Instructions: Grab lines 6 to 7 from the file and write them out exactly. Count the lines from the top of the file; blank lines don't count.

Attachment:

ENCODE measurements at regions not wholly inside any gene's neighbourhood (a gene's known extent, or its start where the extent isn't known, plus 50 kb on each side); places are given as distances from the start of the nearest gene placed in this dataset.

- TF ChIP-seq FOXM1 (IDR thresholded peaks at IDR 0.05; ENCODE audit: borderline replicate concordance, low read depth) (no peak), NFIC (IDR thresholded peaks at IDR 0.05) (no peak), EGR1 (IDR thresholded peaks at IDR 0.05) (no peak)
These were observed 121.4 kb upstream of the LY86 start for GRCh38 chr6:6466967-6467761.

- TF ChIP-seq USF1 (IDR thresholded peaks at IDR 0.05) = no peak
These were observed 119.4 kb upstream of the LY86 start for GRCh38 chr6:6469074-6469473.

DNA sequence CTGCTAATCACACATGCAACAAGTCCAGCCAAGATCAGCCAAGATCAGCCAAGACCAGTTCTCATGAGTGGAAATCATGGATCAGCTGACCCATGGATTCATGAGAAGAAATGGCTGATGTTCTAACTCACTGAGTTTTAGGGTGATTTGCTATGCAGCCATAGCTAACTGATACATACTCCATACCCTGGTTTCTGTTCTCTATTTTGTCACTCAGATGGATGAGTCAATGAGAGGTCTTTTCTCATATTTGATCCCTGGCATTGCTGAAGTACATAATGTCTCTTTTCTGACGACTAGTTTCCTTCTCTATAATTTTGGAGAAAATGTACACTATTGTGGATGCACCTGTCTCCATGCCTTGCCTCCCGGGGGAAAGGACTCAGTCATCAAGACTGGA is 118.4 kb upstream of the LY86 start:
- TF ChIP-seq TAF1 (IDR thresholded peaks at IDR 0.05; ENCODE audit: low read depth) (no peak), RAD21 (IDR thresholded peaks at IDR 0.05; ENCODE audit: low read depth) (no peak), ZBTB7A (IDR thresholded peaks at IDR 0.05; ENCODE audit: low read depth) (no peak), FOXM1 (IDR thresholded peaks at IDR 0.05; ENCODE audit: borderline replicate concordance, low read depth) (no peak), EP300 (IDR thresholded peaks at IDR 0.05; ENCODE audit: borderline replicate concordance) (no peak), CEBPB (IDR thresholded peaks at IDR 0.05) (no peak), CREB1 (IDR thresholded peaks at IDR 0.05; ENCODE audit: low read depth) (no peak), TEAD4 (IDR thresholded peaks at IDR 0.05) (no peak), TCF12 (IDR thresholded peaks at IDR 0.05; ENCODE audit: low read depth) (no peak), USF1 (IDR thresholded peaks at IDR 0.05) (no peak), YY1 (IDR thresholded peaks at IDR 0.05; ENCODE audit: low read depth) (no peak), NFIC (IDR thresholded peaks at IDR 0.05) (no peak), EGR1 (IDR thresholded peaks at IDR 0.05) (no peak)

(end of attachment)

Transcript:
DNA sequence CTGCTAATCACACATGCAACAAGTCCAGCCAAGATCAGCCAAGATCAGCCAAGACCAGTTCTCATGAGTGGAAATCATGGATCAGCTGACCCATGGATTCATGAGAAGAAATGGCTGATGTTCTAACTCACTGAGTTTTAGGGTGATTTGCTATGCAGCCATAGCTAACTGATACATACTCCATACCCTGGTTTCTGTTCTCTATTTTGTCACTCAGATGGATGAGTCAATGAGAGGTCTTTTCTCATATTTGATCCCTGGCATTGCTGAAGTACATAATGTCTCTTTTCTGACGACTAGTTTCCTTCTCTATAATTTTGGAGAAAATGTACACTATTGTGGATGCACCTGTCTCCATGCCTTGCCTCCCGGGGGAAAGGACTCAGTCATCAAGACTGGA is 118.4 kb upstream of the LY86 start:
- TF ChIP-seq TAF1 (IDR thresholded peaks at IDR 0.05; ENCODE audit: low read depth) (no peak), RAD21 (IDR thresholded peaks at IDR 0.05; ENCODE audit: low read depth) (no peak), ZBTB7A (IDR thresholded peaks at IDR 0.05; ENCODE audit: low read depth) (no peak), FOXM1 (IDR thresholded peaks at IDR 0.05; ENCODE audit: borderline replicate concordance, low read depth) (no peak), EP300 (IDR thresholded peaks at IDR 0.05; ENCODE audit: borderline replicate concordance) (no peak), CEBPB (IDR thresholded peaks at IDR 0.05) (no peak), CREB1 (IDR thresholded peaks at IDR 0.05; ENCODE audit: low read depth) (no peak), TEAD4 (IDR thresholded peaks at IDR 0.05) (no peak), TCF12 (IDR thresholded peaks at IDR 0.05; ENCODE audit: low read depth) (no peak), USF1 (IDR thresholded peaks at IDR 0.05) (no peak), YY1 (IDR thresholded peaks at IDR 0.05; ENCODE audit: low read depth) (no peak), NFIC (IDR thresholded peaks at IDR 0.05) (no peak), EGR1 (IDR thresholded peaks at IDR 0.05) (no peak)